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All screening interventions have the potential to do harm and screening by faecal occult blood testing (FOBT) is no exception. The harm arises not from the test itself, although the psychological impact is not negligible, but mainly from the investigation and treatment of test positives. The benefits of FOBT have been studied extensively and it seems that among those who comply with biennial testing, colorectal cancer mortality is significantly reduced1-3 and that the reduction is greater when the test is used annually.4 But there is a price to pay. Firstly, there is the anxiety engendered by performing the test itself and the greater anxiety induced in those who are found to be positive requiring further investigation. Although this has been shown to be short-lived, lasting mainly until the completion of diagnostic investigations, cumulatively it might be expected to affect around 10% of those complying with the test biennially over 20 years.
Secondly, there are the well documented complications associated with colonoscopy, which is considered the gold standard for the diagnostic workup of test positives.5 Overall mortality rates are reported to average around 0.02%, varying between 0 and 0.06%. Perforation can be expected in 0.3% and haemorrhage in around 1% of people undergoing polypectomy. A variety of other complications have been reported, the most serious of which are cardiovascular.6 Finally, there is the significant morbidity associated with the surgical treatment of colorectal cancer and large adenomas, with published 30-day mortality rates varying between 1 and 8%.7
Based on the promising findings of the randomised trials, pilot studies of FOBT screening are about to start in two sites in the UK in preparation for possible implementation in a national screening programme. These studies aim to examine feasibility and acceptability rather than efficacy and adverse effects. Therefore the paper in this issue reporting on the adverse effects of screening in the Nottingham study is timely. Robinson et al (see page588) specifically tackle three issues raised by Ahlquist6in a paper questioning the wisdom of implementing screening by FOBT. Ahlquist argues: (1) that false negative results falsely reassure patients, leading to delayed diagnosis and poorer outcome; (2) that colonoscopic mortality compounded over several years could counter any gains in reducing deaths from colorectal cancer; (3) that true positive FOBT results may lead to overdiagnosis and treatment of asymptomatic colorectal cancers which might have an innocuous natural history, perhaps leading to a shortened lifespan. To counter the first point, Robinson et al show that there is no difference in the stage at diagnosis in interval and control cancers, suggesting that false negative FOBTs probably do not delay diagnosis. In response to the second point, they show that there were no colonoscopy deaths although their perforation rate (5 of 1474, 0.3%) was exactly as that reported by Ahlquist. Moreover, they restrict their analysis only to baseline colonoscopies even though those who were found to have adenomas were entered into a colonoscopic surveillance programme. If we assume that the 40% of patients undergoing colonoscopy who were found to have adenomas underwent an average of two more colonoscopies, this approximately doubles the exposure of the cohort to colonoscopy.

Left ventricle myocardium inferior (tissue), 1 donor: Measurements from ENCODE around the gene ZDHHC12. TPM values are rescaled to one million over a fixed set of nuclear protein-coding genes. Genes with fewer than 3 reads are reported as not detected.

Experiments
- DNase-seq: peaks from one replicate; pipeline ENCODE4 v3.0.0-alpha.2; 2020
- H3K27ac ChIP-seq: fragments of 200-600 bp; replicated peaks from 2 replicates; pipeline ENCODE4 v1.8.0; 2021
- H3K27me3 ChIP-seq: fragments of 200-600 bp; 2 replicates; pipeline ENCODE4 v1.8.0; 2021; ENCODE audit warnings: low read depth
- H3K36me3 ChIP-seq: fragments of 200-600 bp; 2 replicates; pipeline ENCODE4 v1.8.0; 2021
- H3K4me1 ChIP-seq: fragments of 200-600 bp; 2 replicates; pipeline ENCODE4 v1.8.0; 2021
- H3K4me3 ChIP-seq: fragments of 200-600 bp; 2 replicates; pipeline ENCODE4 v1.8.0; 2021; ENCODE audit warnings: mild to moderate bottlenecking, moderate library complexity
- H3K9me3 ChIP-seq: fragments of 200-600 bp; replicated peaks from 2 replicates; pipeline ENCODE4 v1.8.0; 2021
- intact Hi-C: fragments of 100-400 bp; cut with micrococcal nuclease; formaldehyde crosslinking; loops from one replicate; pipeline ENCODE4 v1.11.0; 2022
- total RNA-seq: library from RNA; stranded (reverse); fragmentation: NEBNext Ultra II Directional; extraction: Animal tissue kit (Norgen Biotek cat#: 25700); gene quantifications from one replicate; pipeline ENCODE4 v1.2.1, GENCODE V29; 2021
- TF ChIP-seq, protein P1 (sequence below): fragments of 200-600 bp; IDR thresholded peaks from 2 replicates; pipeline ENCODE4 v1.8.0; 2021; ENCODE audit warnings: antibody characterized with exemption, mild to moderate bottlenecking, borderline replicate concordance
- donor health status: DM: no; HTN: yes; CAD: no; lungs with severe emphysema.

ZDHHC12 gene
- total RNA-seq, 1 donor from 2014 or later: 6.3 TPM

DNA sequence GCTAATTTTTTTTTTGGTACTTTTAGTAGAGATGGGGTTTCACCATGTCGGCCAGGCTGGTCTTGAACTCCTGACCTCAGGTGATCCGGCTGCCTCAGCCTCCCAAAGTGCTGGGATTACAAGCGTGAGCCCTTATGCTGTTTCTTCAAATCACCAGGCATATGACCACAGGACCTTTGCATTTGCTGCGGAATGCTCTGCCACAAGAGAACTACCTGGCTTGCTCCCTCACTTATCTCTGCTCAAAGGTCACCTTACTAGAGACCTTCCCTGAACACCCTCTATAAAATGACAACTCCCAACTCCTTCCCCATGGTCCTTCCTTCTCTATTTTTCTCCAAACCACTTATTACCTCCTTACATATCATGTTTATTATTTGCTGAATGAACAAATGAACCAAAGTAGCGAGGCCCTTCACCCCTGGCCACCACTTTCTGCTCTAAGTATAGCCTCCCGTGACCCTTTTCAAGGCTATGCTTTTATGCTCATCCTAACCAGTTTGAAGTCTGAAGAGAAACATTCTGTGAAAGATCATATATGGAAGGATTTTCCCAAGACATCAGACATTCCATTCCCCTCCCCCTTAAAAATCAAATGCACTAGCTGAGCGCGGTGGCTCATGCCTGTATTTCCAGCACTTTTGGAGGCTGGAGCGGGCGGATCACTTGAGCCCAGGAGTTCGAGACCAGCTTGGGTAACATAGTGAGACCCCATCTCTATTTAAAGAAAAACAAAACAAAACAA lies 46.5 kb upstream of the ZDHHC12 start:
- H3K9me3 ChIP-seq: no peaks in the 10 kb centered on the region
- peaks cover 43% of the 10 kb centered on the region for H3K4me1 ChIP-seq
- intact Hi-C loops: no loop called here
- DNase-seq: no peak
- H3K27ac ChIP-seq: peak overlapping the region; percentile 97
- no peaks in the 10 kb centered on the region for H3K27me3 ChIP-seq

One point not tackled by Robinson et al was the observation by Ahlquist that, in the Minnesota study,4 the reduction in colorectal mortality was precisely offset by an increase in mortality from cardiac ischaemia. An increase in cardiovascular deaths, of similar magnitude to the reduction in colorectal cancer mortality, was also observed in the Danish study.2 The non-colorectal cancer mortality rate was also increased in Nottingham,1 more than offsetting any reduction in deaths from colorectal cancer, therefore it would have been of interest to have examined deaths from ischaemic heart disease in Nottingham (table 1).
So what should we make of this? If there is an increase in deaths from coronaries, when do they occur and what is causing them? Robinsonet al state that none of 1778 patients who were not being treated for detected colorectal neoplasia, died within 30 days of colonic investigation. It is not clear how many suffered a cardiac event within that time which might have led to death at a later time. Myocardial infarction duringcolonoscopy seems to be rare5 with a large US survey reporting three (0.012%) events in 25 298 colonoscopies, but the incidence of infarction within a few hours or days of colonoscopy is unknown.
The possibility of an increase in coronary mortality observed in the published randomised trials of colorectal screening suggests that lower gastrointestinal endoscopy and surgery should be undertaken judiciously, balancing in each patient the risks and benefits. Haemoccult, the FOBT used in the European randomised trials, when used in the unrehydrated form is a specific test with a predictive value for cancer of a positive test of around 10%. There is no other indication for colonoscopy in which the yield of cancers is so high. However around 40% of those undergoing colonoscopy as a result of a positive FOBT are found to have adenomas and it is customary to enter them into an endoscopic surveillance programme where the benefits are less clearly defined and, perhaps more importantly, the harm has yet to be quantified.
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